It is possible to develop a general proportional picture of the host of the Valar. In "Quendi and Eldar" [J.R.R. Tolkien, Christopher Tolkien editor, "The History of Middle-earth", Vol. XI, p.381 and p.412.] the proportions of the three original clans are given and adjusted for the divisions during the migration march from Middle-earth to Aman. The proportional factors given by Tolkien are: 14 for the Minyar (Vanyar) in Aman; 28 for the Tatyar (Noldor) in Aman; and 26 Nelyar (Sindar and Nandor) remaining in Middle-earth. It is told most of the Noldor return in the rebellion but that first a "tithe", or 10%, refuse to follow Fëanor and then later Finarfin with "many of his people" turned back. [J.R.R. Tolkien, Christopher Tolkien editor, "The Silmarillion", (1977), p.84, p.88] and that Fingolfin has the greater of the two hosts, including Finarfin and it remains greater than the Fëanorians even after Finarfin leaves and Helcaraxë is crossed. Further, it is stated that the Elves of Beleriand outnumber the returning Noldor so that the factor for the returning Noldor must be considerably less than the factor of 26 for the Sindar and Nandor. Finarfin needs a factor of at least 6 or 7 to allow a noticeable difference between the Noldor and Sindar, or 19 or 20 Noldor to 26 Sindar. This would leave 6 to 7 Noldor in Aman and 14 Vanyar, about 2 to 1. This suggests that the host of the Valar is composed of a host of Noldor and a host of Vanyar that is twice as large, or two hosts of Vanyar. [J.R.R. Tolkien, Christopher Tolkien editor, "The History of Middle-earth", Vol. IV, p.154, "the captain of their host was Fionwë son of Manwë. Beneath his banner his white banner marched also the host of the Quendi, the Light-elves, the folk of Ingwë..." i.e: the Vanyar. Also, Vol. V p.326; "The Silmarillion, p.251, "... marched the Vanyar...". Mythlore", Number 51, Volume 14, No.1, "The Kindreds, Houses and Population of the Elves During the First Age", 1987; ISSN:0146-9339, p. 37, chart shows a ratio of: 28 to 6, Vanyar to Noldor in Aman, 450 First Age.]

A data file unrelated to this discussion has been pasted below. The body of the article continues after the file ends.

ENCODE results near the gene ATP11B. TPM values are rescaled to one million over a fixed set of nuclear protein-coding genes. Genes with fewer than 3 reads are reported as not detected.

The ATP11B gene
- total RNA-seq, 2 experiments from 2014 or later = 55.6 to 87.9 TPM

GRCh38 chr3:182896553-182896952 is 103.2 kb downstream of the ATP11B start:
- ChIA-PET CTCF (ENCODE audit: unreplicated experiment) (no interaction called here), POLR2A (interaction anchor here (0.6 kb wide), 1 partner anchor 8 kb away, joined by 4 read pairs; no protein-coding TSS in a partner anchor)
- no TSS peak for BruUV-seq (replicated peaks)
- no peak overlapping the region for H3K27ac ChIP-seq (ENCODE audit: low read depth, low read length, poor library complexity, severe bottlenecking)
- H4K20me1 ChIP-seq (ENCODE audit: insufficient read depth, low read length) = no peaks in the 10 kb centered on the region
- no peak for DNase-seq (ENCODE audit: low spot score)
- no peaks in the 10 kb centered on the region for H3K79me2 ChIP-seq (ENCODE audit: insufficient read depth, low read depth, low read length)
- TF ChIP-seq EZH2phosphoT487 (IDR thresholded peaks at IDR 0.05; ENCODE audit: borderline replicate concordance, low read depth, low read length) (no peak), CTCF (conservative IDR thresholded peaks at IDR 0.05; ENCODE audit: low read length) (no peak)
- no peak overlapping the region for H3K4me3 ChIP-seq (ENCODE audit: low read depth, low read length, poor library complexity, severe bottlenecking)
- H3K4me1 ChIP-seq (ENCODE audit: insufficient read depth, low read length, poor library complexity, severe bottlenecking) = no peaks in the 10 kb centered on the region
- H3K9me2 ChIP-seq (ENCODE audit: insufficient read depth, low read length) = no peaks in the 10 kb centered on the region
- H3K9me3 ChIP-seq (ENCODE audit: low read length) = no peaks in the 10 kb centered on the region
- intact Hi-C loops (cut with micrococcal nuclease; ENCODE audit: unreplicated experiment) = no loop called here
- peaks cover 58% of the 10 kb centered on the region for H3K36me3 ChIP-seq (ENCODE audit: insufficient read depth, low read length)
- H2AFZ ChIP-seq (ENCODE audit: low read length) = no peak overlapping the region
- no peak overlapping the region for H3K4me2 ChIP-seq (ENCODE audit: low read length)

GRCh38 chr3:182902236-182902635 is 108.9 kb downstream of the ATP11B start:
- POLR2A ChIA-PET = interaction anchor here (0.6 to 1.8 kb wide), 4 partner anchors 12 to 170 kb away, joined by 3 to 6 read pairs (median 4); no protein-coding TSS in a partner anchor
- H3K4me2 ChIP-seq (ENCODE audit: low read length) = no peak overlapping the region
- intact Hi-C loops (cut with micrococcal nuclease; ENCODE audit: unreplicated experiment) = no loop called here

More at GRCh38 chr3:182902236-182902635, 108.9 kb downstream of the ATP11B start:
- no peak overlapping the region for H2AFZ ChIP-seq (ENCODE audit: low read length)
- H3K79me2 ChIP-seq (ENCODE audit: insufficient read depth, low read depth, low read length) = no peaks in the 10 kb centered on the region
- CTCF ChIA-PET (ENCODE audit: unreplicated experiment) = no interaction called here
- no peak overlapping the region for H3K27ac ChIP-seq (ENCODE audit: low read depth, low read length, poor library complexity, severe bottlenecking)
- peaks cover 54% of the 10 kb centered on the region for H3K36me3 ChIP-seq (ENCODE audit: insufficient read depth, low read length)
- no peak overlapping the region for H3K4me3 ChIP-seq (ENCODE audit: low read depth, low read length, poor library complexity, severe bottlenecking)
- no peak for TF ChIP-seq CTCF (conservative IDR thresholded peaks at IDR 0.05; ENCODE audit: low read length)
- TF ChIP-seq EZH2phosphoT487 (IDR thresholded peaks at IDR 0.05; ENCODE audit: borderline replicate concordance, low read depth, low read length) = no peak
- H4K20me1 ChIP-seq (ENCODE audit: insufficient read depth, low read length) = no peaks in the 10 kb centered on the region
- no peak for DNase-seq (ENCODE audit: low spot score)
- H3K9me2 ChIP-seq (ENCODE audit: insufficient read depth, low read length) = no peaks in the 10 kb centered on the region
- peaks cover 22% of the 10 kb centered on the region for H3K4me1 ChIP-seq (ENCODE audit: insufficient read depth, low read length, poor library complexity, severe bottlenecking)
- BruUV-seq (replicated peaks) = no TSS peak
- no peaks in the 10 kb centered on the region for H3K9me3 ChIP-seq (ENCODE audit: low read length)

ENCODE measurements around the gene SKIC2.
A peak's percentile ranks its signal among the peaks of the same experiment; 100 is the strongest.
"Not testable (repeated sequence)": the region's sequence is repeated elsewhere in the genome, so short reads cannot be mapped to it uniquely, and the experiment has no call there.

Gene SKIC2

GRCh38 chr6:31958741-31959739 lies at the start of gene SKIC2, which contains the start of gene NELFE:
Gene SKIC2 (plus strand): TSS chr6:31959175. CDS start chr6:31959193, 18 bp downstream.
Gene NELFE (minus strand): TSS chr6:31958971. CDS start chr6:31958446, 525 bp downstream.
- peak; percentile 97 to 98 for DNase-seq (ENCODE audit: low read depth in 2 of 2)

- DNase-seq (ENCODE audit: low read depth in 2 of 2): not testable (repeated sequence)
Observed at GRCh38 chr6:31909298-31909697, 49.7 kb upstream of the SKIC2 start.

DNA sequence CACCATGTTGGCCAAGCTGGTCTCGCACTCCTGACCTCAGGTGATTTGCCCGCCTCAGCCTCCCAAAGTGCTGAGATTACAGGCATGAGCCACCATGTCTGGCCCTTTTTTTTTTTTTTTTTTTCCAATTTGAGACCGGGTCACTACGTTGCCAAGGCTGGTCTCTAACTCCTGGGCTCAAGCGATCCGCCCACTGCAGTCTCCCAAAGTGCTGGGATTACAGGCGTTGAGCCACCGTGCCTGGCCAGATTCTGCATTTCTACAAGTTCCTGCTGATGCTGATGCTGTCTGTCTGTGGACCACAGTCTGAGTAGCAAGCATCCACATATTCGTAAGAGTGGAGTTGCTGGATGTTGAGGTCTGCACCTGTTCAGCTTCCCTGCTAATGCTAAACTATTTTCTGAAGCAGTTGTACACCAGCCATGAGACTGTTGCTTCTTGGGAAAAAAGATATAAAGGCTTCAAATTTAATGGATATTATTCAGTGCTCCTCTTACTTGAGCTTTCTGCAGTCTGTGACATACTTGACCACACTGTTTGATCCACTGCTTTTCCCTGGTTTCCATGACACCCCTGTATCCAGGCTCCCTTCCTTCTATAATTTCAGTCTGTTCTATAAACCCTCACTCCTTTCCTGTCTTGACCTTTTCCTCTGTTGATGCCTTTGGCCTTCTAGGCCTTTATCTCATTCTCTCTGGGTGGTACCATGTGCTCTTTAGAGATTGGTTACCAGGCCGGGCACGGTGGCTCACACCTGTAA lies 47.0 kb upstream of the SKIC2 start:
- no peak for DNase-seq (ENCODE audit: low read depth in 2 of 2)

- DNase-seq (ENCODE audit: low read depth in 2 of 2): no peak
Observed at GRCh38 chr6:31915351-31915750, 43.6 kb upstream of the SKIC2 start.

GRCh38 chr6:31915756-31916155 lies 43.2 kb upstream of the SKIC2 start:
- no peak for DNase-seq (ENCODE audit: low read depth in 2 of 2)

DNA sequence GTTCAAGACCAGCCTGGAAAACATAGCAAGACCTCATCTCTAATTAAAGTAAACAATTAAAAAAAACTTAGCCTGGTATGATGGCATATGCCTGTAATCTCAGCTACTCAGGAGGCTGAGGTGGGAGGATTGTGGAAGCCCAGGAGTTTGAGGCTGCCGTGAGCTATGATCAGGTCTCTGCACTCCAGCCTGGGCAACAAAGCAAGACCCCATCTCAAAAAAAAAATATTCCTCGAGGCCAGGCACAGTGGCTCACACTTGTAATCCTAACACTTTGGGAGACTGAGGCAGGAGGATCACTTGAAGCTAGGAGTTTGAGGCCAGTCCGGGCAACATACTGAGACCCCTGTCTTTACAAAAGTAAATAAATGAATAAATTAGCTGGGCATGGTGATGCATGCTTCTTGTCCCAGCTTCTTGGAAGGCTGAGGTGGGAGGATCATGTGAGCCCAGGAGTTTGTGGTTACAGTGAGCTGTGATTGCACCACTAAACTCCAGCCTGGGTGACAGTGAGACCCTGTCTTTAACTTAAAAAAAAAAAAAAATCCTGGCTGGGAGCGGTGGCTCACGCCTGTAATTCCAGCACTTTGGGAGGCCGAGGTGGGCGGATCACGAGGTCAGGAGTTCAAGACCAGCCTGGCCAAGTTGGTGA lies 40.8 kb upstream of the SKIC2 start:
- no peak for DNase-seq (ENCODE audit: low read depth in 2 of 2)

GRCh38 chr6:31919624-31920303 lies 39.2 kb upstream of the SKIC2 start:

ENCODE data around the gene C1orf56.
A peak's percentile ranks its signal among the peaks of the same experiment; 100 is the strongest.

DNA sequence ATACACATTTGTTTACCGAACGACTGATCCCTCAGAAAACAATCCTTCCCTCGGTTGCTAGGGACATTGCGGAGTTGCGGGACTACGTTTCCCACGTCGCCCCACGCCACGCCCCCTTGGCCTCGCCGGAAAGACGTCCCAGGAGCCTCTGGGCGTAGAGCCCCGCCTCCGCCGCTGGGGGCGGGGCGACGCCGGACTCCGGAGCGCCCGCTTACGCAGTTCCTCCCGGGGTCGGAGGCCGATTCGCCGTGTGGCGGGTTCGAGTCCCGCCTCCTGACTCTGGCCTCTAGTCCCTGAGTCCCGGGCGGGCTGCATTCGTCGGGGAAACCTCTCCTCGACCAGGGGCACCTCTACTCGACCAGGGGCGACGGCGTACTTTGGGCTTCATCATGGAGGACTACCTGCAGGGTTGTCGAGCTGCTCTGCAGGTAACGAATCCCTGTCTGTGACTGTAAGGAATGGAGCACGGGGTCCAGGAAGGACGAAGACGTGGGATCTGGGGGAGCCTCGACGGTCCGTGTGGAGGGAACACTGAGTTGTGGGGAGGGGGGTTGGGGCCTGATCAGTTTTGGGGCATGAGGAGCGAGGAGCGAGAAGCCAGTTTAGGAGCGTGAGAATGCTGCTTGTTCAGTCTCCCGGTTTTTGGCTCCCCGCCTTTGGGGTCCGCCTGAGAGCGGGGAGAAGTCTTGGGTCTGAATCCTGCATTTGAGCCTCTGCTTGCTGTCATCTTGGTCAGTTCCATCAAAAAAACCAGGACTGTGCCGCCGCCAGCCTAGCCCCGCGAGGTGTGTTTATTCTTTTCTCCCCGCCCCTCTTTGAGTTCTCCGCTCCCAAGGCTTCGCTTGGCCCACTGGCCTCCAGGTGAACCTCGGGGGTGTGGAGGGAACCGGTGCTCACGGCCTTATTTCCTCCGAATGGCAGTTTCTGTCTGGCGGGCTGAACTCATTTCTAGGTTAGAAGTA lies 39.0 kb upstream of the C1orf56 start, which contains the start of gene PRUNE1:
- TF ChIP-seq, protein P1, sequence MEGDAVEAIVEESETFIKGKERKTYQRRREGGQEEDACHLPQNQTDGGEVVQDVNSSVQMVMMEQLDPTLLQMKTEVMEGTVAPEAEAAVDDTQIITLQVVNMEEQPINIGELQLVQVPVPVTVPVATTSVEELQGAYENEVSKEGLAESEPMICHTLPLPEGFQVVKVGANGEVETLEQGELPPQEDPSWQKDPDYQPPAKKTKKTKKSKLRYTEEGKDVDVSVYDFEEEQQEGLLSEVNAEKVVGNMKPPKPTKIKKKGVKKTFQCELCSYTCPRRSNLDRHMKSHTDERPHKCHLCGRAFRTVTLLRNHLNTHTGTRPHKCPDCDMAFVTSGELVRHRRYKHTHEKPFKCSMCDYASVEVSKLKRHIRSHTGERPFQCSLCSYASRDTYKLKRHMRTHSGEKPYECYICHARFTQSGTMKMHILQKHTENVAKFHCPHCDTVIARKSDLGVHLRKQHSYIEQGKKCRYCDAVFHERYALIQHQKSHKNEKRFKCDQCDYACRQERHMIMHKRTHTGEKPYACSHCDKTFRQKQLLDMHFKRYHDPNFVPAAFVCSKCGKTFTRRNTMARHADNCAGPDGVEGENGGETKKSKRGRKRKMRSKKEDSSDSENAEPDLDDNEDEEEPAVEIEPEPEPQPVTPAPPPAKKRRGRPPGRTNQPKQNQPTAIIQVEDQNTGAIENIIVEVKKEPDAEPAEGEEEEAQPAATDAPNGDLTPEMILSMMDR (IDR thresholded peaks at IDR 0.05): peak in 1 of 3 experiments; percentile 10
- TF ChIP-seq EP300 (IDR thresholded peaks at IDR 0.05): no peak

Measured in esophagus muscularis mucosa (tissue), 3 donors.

Having used the hierarchy established in the subsection of the War of the Last Alliance to show the structure of the forces in the War of Wrath, the numbers for these structures demonstrated in subsection The War of the Ring below can be applied and general estimates shown in the list for the Host of the Valar and the Hosts of Morgoth.

Host of the Valar:
*Maiar – at least 1, Eönwë, in earlier accounts some Valar were present, in others the sons of the Valar. Probably more Maiar.
*Elves – 100,000–150,000, about two thirds are Vanyar [ This estimate represents the descriptions of this host as the greatest host of Elves, or Elves and Men in Middle-earth. There is a description of the host of Númenor led by Ar-Pharazôn against Sauron that states the Host of Númenor was the greatest of host ever to march in Middle-earth which presumably includes those of Sauron and Morgoth. And his invasion of Aman, "greatest armament that the world had seen".]
*Eagles and "all the great birds of heaven"; [J.R.R. Tolkien, Christopher Tolkien editor, "The Silmarillion", (1977), p.252] "a myriad of birds"; [J.R.R. Tolkien, Christopher Tolkien editor, "The History of Middle-earth", Vol. IV, p.160] a myriad can mean, literally, 10,000. ["Online Etymology Dictionary","myriad" - 1555, from M.Fr. myriade, from L.L. myrias (gen. myriadis) "ten thousand," from Gk. myrias (gen. myriados) "ten thousand," from myrios "innumerable, countless," of unknown origin. Specific use is usually in translations from Gk. or Latin.]

Hosts of Morgoth:
*Orc-hosts – 1,000,000 to 1,500,000 [prior to the War of Wrath, the largest force fielded by Morgoth is in the Nírnaeth Arnoediad, the Fifth Battle, that force can be estimated at least 300,000 from the texts and using the system outlined above, it is possible that an estimate for that force could be 500,000, or somewhat more.]